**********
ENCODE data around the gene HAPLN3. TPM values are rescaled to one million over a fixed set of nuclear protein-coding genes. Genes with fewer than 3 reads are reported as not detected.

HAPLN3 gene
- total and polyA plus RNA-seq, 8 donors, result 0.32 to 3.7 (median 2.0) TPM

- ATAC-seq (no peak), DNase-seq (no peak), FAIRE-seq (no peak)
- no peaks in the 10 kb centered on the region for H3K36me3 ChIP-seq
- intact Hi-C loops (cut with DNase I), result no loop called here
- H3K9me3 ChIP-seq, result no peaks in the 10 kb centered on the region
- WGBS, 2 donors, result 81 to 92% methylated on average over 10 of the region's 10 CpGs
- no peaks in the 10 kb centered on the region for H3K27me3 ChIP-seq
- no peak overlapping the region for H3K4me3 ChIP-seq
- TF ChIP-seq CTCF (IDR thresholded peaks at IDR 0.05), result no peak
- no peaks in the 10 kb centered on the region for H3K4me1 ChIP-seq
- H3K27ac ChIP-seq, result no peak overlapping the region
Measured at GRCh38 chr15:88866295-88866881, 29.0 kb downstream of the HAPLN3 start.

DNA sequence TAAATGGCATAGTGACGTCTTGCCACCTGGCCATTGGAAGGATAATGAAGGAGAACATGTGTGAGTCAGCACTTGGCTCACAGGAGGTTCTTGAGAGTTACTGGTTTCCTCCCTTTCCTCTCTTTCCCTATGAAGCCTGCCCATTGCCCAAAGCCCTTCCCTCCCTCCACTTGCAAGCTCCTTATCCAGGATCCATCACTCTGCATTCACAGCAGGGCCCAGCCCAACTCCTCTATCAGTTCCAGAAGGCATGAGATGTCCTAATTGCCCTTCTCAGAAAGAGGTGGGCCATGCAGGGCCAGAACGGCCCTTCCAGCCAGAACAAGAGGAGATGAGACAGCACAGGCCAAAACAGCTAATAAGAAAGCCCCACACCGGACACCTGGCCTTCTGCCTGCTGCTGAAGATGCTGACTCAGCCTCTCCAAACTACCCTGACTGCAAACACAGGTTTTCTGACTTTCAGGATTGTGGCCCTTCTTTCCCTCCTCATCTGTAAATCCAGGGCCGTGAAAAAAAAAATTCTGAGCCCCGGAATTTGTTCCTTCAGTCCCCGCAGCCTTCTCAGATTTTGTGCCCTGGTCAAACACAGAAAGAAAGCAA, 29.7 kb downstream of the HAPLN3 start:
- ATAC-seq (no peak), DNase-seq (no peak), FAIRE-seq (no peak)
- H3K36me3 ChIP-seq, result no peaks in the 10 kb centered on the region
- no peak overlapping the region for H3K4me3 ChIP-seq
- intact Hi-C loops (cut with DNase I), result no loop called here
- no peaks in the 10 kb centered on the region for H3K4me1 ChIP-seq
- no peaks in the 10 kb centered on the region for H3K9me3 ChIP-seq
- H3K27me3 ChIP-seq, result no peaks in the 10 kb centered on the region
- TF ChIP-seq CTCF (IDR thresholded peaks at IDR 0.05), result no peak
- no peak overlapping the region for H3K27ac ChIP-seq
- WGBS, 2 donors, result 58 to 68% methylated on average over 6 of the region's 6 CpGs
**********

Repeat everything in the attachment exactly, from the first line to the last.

ENCODE data around the gene HAPLN3. TPM values are rescaled to one million over a fixed set of nuclear protein-coding genes. Genes with fewer than 3 reads are reported as not detected.

HAPLN3 gene
- total and polyA plus RNA-seq, 8 donors, result 0.32 to 3.7 (median 2.0) TPM

- ATAC-seq (no peak), DNase-seq (no peak), FAIRE-seq (no peak)
- no peaks in the 10 kb centered on the region for H3K36me3 ChIP-seq
- intact Hi-C loops (cut with DNase I), result no loop called here
- H3K9me3 ChIP-seq, result no peaks in the 10 kb centered on the region
- WGBS, 2 donors, result 81 to 92% methylated on average over 10 of the region's 10 CpGs
- no peaks in the 10 kb centered on the region for H3K27me3 ChIP-seq
- no peak overlapping the region for H3K4me3 ChIP-seq
- TF ChIP-seq CTCF (IDR thresholded peaks at IDR 0.05), result no peak
- no peaks in the 10 kb centered on the region for H3K4me1 ChIP-seq
- H3K27ac ChIP-seq, result no peak overlapping the region
Measured at GRCh38 chr15:88866295-88866881, 29.0 kb downstream of the HAPLN3 start.

DNA sequence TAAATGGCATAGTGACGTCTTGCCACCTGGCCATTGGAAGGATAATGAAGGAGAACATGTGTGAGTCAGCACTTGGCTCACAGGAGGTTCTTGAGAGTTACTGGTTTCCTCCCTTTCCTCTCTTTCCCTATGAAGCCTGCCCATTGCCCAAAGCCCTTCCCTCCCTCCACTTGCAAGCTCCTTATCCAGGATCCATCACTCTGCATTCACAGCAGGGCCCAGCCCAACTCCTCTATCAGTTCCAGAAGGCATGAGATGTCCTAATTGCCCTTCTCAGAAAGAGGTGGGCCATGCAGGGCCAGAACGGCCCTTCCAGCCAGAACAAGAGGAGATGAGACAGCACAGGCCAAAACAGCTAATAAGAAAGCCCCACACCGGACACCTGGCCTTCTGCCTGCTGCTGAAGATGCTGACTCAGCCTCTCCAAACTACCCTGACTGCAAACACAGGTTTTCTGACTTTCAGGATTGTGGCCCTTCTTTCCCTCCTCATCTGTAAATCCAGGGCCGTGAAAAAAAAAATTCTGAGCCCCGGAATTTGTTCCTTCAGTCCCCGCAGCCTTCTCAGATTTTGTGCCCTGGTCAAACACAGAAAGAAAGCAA, 29.7 kb downstream of the HAPLN3 start:
- ATAC-seq (no peak), DNase-seq (no peak), FAIRE-seq (no peak)
- H3K36me3 ChIP-seq, result no peaks in the 10 kb centered on the region
- no peak overlapping the region for H3K4me3 ChIP-seq
- intact Hi-C loops (cut with DNase I), result no loop called here
- no peaks in the 10 kb centered on the region for H3K4me1 ChIP-seq
- no peaks in the 10 kb centered on the region for H3K9me3 ChIP-seq
- H3K27me3 ChIP-seq, result no peaks in the 10 kb centered on the region
- TF ChIP-seq CTCF (IDR thresholded peaks at IDR 0.05), result no peak
- no peak overlapping the region for H3K27ac ChIP-seq
- WGBS, 2 donors, result 58 to 68% methylated on average over 6 of the region's 6 CpGs